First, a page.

The Changing Face of IT Monitoring

The goal of IT infrastructure and application monitoring solutions must be more than to provide insight into IT operations. Here's what to look for.

Monitoring applications need to do more today than yesterday, and certainly more than they did 10 years ago. Cloud computing, continuous integration (CI)/continuous delivery (CD), automation and increased application-to-administrator ratios have changed how practitioners treat (and rely on) monitoring solutions. So what should a top-notch IT infrastructure and application monitoring solution consist of?

Applications -- and how we use them -- have evolved greatly over the past few decades. How we monitor these applications should have, as well. Unfortunately, monitoring solutions on the whole have been slow to evolve. While the installation difficulties that plagued IT monitoring and management suites during the mid-2000s have largely been resolved, ease of configuration and simplicity of day-to-day usage remain common problems for most solutions.

A new generation of cloud-based monitoring startups has aimed to change this. While none of them offer the breadth of the larger, more established monitoring solutions, these startups have excelled at their own chosen slice of monitoring. This redefinition of excellence and utility has in turn applied pressure to the established monitoring packages to up their game.

Slowly, cautiously, and with seemingly enormous effort, the large and established monitoring solutions are beginning to change. The question that remains is: What should they seek to change into? Looking specifically at IT infrastructure and application monitoring, what is important that modern monitoring applications do? And where are the most common areas of needed improvement?

Technical Considerations
For the most part, today's monitoring solutions get the underlying technical bits right. There's generally a split between network monitoring and server and application monitoring. Network monitoring is its own product, with everything else falling under server and application monitoring.

Server and application monitoring solutions mostly seem to monitor the same basic components, such as IP address space monitoring, DHCP and DNS. Isalive monitoring and in-depth application monitoring are almost always part of the package, with event log handling and log file analysis and performance monitoring also rounding out the common technical bits that are monitored.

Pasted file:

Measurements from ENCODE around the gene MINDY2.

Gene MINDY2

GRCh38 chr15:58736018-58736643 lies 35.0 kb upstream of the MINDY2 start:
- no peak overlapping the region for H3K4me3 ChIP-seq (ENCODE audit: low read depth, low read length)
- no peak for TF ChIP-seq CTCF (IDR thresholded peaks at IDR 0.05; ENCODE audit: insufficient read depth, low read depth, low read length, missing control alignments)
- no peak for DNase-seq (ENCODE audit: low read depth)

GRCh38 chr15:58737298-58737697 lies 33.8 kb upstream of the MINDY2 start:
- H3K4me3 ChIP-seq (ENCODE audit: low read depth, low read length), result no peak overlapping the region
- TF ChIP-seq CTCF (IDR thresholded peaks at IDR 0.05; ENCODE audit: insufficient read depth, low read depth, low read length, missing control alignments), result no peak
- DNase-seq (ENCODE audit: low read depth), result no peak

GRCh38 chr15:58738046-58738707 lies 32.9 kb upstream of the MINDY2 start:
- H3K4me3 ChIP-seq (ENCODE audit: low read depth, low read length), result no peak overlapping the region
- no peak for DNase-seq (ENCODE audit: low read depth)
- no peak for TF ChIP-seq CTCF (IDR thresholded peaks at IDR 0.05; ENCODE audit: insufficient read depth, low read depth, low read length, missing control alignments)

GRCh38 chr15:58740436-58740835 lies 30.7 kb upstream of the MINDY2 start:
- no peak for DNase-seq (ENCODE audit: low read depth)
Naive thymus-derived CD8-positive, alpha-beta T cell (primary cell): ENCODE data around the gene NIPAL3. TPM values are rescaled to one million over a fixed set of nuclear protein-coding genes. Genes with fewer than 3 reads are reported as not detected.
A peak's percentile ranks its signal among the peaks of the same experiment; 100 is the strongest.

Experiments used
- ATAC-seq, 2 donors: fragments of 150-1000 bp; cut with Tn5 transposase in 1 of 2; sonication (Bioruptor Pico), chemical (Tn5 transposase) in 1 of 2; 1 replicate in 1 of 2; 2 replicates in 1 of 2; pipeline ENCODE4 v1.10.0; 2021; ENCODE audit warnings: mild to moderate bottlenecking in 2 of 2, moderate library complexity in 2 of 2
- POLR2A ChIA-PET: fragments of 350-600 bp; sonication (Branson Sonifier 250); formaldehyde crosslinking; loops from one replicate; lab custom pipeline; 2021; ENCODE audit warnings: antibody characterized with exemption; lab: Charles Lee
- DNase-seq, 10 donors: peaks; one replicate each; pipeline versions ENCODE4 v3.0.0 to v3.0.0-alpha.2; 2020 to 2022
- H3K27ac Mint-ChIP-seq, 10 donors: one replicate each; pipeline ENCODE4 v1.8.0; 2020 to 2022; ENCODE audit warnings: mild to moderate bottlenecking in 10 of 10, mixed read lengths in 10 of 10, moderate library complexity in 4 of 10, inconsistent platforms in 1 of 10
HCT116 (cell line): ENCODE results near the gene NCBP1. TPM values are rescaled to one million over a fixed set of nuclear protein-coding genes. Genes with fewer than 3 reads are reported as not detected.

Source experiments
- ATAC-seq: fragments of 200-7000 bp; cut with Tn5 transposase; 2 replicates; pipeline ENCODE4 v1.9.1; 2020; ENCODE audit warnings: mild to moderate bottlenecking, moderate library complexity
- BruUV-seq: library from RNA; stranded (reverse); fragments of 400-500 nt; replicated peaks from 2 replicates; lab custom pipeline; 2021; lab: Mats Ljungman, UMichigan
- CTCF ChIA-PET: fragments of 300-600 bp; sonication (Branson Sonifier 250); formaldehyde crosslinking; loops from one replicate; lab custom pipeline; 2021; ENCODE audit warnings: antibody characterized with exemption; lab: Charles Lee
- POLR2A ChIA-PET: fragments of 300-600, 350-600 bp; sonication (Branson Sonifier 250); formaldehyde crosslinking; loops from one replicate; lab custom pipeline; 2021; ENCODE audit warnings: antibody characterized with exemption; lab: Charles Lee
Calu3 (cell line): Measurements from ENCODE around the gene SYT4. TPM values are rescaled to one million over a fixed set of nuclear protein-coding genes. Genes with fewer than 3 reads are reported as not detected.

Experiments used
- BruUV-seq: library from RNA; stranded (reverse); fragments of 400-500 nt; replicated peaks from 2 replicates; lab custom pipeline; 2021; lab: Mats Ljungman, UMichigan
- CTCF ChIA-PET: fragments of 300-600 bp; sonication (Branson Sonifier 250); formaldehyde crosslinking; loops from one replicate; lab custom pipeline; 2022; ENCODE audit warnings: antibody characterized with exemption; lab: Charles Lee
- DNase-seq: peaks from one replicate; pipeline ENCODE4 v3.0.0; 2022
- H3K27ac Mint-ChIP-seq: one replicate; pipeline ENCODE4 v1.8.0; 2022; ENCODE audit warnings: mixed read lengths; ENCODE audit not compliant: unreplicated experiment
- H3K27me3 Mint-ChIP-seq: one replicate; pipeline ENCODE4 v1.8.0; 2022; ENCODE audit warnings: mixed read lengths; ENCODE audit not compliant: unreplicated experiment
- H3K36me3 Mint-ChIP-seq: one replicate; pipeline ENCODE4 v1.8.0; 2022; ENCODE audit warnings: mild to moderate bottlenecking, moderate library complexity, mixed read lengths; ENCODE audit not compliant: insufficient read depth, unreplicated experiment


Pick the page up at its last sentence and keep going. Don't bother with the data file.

Full network monitoring solutions go much more in-depth on network issues than server and application monitoring solutions. In addition to gathering network insights from owned network hardware, modern network monitoring solutions use advanced techniques to perform root cause analysis on network issues, even when those networks do not belong to the organizations monitoring the links in question.

Unfortunately, there remain areas where many of the large monitoring solutions could stand to see substantial improvement on basic technical monitoring capabilities. One such area is that of IT asset management.

Creating a comprehensive inventory of IT assets and monitoring that inventory for changes should be one of the most basic features of monitoring solutions. However, it's one of the least-updated features. Every few years vendors might pay it some attention, but hardware is constantly evolving and this needs to be a perpetual priority.

As a group, the large monitoring solutions are also appallingly terrible at detecting runaway event generators. Log and event management is a critical part of monitoring package functionality, and yet it remains disconcertingly easy for one rogue event generator to fill up a database without the monitoring solution flagging up to administrators that perhaps something has gone awry.

Similarly, automated discovery of infrastructure components (and especially of applications) borders on pathetic for many of the large monitoring solutions. While basic discovery capabilities do tend to exist, correlating discovered items in a way that administrators can understand the interrelationships remains beyond most of these solutions.

For example, a SQL administrator doesn't just want to see that a SQL server exists on the network. He needs to see which operating system environment (OSE) it's running on, on which hypervisor that OSE is executing, which physical server that hypervisor is executing on, to which cluster it belongs, and which storage and networking resources are underlying those clusters.

Administrators will want to know which workloads depend on that SQL server. They'll want to know about the backup status of that SQL server, whether it's replicating to a partner, and what the update status of the entire chain of dependencies is.

Today's monitoring solutions may be able to see all of these individual items, but they are not very good at revealing the interrelationships and dependencies. This problem is magnified when dealing with hybrid infrastructure, and is especially true when dealing with hybrid applications.

Another area where most monitoring solutions could stand to improve is to update their automatic discovery solutions to move beyond infrastructure. Application discovery is the most important feature of any IT infrastructure monitoring solution, whether the solution be networking-focused or server-and-application-focused.

It is the applications that administrators care about, and our diagnostics capabilities should focus on those applications. That should be true whether you're trying to trace why an application is performing slowly, or why you can't connect to it. It's the applications that matter.

Because it's unrealistic to expect any monitoring solution to know about all applications, support for the creation of templates is critical. Templates need to be easy to share with the wider community that (hopefully) exists around the monitoring product, and community-created templates need to be easily discoverable and consumable. In turn, this requires a strong community into which the vendor puts continuous effort.